Finneytown History

Finneytown Local School District Site

Finneytown Origin and First Families

Finneytown, A Town of the Mind
By: David Bean

It is on the maps. People all over the area can find it, but few people know its secret. Finneytown isn’t a town at all. All that legally exists of Finneytown is a local school district. The image of a town is a mirage. Though the area is simply a neighborhood of Springfield Township it is, to its residents, much more. In the minds of most who live here it is a community, which has a long and storied past. From the time of the Hopewell Indians it has been a place of residence. Today it is viewed as a residential neighborhood with its center at the crossing of Winton and Galbraith Roads. For most of the two hundred years since the Battle of Fallen Timbers it has been a small rural agricultural community peacefully located on the hilltop above the Millcreek. Its center at the intersection of Northbend and Winton.

On the first day of April 1795, an 87-year-old preacher purchased a Section of land (640 acres) from John Cleves Symmes for $426 and 2/3 located in Township #3 (Springfield). It is with this purchase that the story of Finneytown begins. The old Preacher, Rev. Ebenezer Ward, was traveling through the area and visiting his friend, Rev. John Smith (who later would become one of Ohio’s first two Senators), at the settlement of Columbia. A few months later the Reverend David Barrows who was on his way to the signing of the Treaty of Greenville reported the preacher quite ill. Reverend Barrows helped the dying man write his Last Will and Testament (June 18,1795). In it Rev. Ward left his wife Phoebe all the household possessions they had shared (cooking pots, sidesaddles, etc.).

The section of land just purchased; he left to his namesake grandson, Ebenezer Ward Finney. Finney had been orphaned at the age of 5 and had grown up in his grandfather's home. He was, in 1795, 41 years old, a husband, a father of 4, a successful farmer in Rensselaer County, New York, and a Revolutionary War veteran. Finney could trace his ancestry back to Peter Finney who died in Greenwich England in1620 Peter’s widow, “Mother Finney” emigrated with three children in 1631 coming to Plymouth in Massachusetts Bay Colony. 

After learning of his inheritance and after the crops were in, Finney traveled the frontier in the winter of 1798 to inspect the land. What he found had been called the “Miami Slaughterhouse” by residents of the Kentucky settlement called “Limestone” (now Maysville)until Wayne’s victory three years before. It was a heavily wooded hillside and valley close to the Millcreek River, not far from the Ludlow Station (one of the early blockhouses). A wagon road crossed the north edge of his land (The North Bend to Carthage Trace... today known as Northbend Road). An Indian trail bisected his land north to south and the General Quarter Sessions for Hamilton County had just agreed to widen the path from Goudy’s Mill northward to Winton’s Plantation. (Which was located somewhere near the current Winton Woods High School). There were other neighbors in the area. Col. Oliver Spencer had started a farm in 1795 near the current Finneytown High School. Isaac Spinning settled near the present St. Nicholas Greek Church and the McCash family who lived near present day St. Bartholomew Church. He returned to New York and set about selling his farm. When he returned in 1800 he led a party of 14 which included his wife Rachel, their children Abby, Betsy, John, and their oldest daughter Lois and her husband David Sprong and their 3 sons. (Lois and David would eventually produce 11 sons). Rachel’s brother Samuel Raymond, his wife and two daughters. They arrived on the muddy landing at Cincinnati on a flatboat after negotiating the Ohio from Pittsburgh along with their wagons, oxen, and household possessions in September 1800. They made an unusual party because there were so many women and small children in the group.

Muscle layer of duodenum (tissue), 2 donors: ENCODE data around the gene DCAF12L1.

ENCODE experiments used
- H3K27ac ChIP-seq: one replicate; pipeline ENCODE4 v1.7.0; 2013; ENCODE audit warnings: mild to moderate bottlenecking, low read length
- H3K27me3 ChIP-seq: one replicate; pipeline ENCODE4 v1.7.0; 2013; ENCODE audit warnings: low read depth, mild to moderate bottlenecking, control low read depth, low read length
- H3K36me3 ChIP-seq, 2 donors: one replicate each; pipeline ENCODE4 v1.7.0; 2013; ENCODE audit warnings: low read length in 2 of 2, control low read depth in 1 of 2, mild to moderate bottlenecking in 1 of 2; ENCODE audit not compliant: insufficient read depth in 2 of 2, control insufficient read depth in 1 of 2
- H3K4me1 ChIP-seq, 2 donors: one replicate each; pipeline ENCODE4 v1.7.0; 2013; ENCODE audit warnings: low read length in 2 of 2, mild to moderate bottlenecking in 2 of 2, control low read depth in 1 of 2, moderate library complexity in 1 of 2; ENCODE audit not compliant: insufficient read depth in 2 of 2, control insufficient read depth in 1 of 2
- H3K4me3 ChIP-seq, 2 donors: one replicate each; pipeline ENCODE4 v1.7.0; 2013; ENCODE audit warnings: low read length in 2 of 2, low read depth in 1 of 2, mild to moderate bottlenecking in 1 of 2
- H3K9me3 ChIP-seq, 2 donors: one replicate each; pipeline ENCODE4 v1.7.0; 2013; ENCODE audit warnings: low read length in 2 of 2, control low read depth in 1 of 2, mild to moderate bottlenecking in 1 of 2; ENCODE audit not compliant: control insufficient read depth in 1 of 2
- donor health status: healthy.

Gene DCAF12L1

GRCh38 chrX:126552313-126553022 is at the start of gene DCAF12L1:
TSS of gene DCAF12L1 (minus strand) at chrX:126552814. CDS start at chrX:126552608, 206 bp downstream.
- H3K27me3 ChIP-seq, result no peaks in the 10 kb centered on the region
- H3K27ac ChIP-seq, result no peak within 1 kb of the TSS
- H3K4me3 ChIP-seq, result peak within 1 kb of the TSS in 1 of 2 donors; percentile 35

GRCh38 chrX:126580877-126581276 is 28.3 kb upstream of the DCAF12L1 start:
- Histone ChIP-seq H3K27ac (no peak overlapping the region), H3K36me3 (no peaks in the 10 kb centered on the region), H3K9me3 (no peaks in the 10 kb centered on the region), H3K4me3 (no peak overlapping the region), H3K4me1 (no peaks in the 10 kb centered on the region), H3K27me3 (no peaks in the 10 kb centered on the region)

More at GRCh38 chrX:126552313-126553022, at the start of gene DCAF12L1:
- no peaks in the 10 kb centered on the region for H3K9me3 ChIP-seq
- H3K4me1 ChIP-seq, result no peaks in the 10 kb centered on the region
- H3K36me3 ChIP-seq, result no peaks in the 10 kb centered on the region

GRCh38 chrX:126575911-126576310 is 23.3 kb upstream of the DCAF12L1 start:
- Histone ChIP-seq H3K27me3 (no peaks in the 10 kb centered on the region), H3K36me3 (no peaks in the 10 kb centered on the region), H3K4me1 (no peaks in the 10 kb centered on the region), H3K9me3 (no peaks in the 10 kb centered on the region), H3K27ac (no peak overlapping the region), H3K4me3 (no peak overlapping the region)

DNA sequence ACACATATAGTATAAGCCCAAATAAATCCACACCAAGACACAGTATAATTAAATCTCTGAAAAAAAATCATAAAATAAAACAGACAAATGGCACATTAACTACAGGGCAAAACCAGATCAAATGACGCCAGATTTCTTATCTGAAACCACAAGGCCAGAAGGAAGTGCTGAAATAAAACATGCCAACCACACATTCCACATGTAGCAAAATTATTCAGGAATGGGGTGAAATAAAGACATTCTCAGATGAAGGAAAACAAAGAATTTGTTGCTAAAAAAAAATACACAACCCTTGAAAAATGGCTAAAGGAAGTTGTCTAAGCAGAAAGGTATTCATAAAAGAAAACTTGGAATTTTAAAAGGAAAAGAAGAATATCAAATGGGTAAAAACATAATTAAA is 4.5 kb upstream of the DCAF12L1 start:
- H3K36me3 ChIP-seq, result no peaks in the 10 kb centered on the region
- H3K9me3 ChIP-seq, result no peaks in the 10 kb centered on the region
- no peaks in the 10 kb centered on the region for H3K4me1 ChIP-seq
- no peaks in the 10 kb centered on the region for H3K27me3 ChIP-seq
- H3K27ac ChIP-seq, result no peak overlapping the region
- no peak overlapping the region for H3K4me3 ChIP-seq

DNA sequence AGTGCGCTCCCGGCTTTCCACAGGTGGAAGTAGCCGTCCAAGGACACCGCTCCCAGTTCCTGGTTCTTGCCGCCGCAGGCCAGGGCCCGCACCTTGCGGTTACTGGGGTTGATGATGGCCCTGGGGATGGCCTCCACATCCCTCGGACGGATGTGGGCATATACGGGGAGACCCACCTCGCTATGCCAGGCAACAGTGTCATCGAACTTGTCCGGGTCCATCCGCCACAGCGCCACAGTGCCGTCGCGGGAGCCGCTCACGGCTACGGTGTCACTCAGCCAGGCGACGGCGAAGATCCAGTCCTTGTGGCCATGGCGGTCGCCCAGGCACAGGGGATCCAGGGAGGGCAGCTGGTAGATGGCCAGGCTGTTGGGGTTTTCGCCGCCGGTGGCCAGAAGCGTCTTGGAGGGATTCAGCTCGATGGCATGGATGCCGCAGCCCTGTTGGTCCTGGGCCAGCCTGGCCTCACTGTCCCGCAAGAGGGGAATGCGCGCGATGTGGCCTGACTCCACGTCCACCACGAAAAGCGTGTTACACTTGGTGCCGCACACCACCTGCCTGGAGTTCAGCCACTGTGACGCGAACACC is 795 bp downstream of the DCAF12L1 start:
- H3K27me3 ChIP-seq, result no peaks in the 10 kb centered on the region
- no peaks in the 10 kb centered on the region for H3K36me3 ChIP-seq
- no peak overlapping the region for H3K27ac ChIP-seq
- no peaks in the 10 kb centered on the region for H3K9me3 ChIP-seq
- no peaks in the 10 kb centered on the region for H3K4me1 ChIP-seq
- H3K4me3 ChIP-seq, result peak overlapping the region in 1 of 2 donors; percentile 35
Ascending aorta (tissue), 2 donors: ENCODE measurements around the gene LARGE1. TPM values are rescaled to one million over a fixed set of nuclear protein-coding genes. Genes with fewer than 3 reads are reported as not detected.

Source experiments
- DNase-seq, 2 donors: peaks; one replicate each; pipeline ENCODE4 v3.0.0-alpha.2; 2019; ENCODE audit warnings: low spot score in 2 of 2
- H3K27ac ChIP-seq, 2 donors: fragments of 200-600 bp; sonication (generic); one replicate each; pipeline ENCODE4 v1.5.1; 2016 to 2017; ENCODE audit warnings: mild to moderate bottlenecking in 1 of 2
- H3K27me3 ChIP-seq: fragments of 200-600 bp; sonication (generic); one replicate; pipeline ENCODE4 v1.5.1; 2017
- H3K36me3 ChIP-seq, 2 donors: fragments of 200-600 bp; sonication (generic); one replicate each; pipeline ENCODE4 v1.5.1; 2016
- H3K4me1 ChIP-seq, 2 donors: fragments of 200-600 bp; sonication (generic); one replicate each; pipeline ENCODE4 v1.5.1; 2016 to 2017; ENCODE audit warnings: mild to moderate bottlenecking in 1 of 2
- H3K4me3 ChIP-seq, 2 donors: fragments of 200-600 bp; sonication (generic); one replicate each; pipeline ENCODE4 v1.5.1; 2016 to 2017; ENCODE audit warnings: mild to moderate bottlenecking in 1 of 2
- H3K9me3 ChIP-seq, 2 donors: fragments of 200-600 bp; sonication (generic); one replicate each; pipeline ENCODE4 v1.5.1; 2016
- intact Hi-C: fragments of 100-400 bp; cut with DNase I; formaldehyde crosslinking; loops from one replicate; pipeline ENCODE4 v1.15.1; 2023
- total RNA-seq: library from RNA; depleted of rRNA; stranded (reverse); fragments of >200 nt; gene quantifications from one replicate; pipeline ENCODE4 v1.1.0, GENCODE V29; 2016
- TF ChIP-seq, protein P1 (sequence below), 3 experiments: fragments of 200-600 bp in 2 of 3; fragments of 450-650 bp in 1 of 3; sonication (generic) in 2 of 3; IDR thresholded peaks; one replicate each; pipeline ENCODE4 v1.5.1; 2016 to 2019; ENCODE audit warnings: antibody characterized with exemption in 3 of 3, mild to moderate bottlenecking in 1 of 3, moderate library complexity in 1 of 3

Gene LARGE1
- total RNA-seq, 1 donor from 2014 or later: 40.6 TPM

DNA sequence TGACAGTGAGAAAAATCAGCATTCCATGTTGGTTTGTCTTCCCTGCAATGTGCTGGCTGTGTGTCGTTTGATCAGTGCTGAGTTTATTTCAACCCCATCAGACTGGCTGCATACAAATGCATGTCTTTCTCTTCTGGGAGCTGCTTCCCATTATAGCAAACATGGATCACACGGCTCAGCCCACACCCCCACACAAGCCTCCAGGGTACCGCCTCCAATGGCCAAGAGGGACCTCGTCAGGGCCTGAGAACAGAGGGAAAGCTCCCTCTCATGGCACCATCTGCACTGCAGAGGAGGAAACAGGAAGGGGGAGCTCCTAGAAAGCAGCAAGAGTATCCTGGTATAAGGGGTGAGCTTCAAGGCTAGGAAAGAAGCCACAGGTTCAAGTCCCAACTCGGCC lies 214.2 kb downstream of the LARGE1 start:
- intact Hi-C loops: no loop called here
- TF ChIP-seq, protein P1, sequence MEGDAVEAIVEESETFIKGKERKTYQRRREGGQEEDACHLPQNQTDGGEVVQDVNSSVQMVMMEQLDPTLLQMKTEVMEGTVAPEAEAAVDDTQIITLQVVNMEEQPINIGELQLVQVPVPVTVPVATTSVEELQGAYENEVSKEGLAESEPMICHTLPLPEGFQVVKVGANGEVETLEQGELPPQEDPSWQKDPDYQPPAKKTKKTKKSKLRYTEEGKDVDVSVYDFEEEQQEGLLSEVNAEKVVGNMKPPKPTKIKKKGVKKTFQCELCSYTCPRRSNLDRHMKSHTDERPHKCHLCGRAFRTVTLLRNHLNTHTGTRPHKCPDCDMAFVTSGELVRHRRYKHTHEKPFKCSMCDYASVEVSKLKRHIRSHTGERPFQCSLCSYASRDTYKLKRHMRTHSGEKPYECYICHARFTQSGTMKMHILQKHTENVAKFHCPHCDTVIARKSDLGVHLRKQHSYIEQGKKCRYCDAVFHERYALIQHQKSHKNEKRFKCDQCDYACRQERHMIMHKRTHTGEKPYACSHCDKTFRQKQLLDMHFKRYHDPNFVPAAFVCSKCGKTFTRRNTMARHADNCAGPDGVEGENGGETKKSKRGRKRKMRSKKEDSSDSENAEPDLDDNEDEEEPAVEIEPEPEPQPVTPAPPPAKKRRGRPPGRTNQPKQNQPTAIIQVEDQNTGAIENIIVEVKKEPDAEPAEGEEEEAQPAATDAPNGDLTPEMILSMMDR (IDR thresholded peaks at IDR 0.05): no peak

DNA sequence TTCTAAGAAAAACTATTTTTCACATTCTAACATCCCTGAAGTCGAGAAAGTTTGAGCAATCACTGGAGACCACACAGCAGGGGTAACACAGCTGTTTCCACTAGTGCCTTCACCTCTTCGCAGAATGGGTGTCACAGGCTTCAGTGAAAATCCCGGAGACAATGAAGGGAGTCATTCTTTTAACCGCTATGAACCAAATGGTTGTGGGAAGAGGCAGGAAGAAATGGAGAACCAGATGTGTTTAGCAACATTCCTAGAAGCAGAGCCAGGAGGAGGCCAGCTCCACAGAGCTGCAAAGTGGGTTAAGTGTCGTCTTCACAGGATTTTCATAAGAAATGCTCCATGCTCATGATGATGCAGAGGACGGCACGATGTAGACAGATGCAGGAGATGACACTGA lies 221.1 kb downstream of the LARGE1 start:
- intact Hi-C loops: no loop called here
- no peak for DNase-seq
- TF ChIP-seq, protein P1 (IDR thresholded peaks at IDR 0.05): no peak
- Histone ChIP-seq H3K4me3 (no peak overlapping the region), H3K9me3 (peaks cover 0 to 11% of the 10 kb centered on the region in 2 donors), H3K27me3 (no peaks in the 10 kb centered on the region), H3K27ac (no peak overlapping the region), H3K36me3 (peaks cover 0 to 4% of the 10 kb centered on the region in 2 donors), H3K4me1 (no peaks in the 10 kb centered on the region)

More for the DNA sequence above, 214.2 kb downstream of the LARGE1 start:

Rev. John Smith was executor of Rev. Ward’s will and instructed to solve a conflicting claim to the land In exchange he was given the Northwest quarter of the section which he later sold. Brother- in- law Sam Raymond and Son- in -law David Sprong each bought 80 acres at the bottom of the hill (today’s Wooden Shoe Hollow and Winton Terrace). The Southwest corner of the section was sold to David Gray ( Gray Road) Ebenezer Finney himself kept the Northeast corner, a hilltop location for his farmstead located near the intersection of the Northbend to Cartage road and the road to Winton’s Plantation. Finney, faithful to the upbringing in a preacher’s home, donated a plot of land for the construction of a small church of the New Light order and not far away gave the Township Trustees 1/2 acre of land to be used as a Public Cemetery. It is known now of course as God’s Half Acre